The Unexpected Ingredient Justin Chapple Uses In Radish Tartines

There's a reason home cooks who love a good shortcut find their way to Justin Chapple's "Mad Genius Tips" series. According to Naturally Danny Seo, the Food & Wine Culinary Director-at-Large has a knack for turning complicated recipes into simpler versions that we mere mortals may be able to follow. Clearly, the series is doing something right. "Mad Genius Tips" has been nominated for two James Beard Awards, and has helped land Chapple additional on-air roles including guest appearances on Food Network shows.

In one of his "Mad Genius Tips" videos, Chapple prepares a radish tartine. According to The New York Times, a tartine can be as simple as a piece of buttered bread or as elaborate as toast with intricate toppings like smoked fish, truffles, or caviar. If the description of a tartine sounds familiar, it may be because you enjoy something similar on occasion but call it by a different name. As Classic Chicago Magazine points out, "The French call them tartines, the Americans Toasts, and the Italians Bruschetta."

In Chapple's version of a radish tartine, not only is the butter an unusual color, but the way it gets that color is also unexpected.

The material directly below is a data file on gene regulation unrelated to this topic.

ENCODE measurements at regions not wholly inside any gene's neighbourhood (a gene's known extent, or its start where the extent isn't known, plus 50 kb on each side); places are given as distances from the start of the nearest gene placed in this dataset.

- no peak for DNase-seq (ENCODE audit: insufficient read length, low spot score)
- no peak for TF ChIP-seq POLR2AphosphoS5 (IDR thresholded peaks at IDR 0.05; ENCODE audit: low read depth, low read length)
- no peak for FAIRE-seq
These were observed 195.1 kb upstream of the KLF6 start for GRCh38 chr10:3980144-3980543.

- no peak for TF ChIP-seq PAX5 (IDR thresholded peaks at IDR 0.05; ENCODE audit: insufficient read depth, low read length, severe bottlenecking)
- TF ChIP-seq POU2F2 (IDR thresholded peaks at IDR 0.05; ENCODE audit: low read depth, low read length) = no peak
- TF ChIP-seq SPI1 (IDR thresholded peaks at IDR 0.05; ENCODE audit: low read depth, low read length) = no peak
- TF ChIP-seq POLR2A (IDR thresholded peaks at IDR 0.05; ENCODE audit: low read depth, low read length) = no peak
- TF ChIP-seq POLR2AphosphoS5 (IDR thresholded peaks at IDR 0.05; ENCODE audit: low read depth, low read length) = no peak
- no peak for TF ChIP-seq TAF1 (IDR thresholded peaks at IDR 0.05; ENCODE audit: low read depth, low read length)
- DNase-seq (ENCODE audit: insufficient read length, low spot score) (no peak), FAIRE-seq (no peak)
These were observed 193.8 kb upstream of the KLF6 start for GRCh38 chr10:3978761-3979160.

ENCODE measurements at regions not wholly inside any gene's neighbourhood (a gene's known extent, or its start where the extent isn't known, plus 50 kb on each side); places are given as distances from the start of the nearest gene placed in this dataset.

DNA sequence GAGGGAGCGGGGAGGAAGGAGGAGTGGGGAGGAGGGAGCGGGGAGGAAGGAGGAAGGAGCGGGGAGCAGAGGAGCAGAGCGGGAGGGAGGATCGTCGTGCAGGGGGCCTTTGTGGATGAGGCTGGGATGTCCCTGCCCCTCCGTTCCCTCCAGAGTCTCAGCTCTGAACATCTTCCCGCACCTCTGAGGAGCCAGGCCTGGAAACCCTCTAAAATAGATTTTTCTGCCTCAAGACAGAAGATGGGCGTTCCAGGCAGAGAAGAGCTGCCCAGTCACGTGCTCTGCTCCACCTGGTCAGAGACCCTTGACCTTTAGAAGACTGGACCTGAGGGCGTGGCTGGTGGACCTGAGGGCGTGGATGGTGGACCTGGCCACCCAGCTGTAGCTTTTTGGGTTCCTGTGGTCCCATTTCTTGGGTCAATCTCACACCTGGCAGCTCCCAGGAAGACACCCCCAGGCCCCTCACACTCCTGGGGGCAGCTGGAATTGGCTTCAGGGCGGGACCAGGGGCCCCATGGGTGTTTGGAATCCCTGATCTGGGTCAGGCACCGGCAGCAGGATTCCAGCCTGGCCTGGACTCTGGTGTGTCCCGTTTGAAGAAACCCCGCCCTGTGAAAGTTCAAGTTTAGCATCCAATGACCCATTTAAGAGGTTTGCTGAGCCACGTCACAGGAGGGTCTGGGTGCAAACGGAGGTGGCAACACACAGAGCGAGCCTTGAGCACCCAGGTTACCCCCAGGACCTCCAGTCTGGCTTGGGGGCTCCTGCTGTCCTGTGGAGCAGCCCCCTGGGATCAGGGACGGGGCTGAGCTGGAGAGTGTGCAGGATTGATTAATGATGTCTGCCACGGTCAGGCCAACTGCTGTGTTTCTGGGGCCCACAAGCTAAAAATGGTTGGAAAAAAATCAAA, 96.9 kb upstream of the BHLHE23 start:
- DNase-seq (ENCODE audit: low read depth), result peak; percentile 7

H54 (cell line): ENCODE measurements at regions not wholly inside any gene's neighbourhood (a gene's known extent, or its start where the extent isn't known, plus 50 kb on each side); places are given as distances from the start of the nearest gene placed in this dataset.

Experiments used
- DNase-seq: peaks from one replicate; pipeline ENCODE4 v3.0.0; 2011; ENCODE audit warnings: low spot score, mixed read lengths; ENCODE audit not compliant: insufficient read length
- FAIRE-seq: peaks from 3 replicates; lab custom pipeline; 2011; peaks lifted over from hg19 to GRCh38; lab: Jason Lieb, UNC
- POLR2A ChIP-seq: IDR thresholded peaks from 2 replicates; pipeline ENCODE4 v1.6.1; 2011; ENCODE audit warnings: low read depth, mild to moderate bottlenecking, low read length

Green butter, you say?

It's not lost on Justin Chapple that his radish tartines look a lot like avocado toast. Chapple begins his "Mad Genius Tips" video for making radish tartines by alluding to the breakfast food that may have reached an obsession level for some, and announcing "I've got another toast for you to fall in love with." For this toast, the grassy-colored spread isn't avocado but green butter.

The picturesque – or, as Chapple comically describes them, "radishing" – tartines are made using radishes and Japanese turnips in two different ways. According to Food & Wine, in addition to being sliced thinly and used to create a striking topping in Chapple's recipe, the greens of the veggies aren't simply tossed in the garbage. Instead, they are saved and "whipped into green butter."

Food & Wine describes the resulting whipped butter as "flavorful," and the greens that are used could be at the root of the taste upgrade. According to The Sophisticated Caveman, radish greens have a "subtle peppery flavor" while turnip greens are "equally as tasty." With that in mind, we can't help but imagine what this colorful spread could do for a butter board! (It would make it that much butter, obvs.)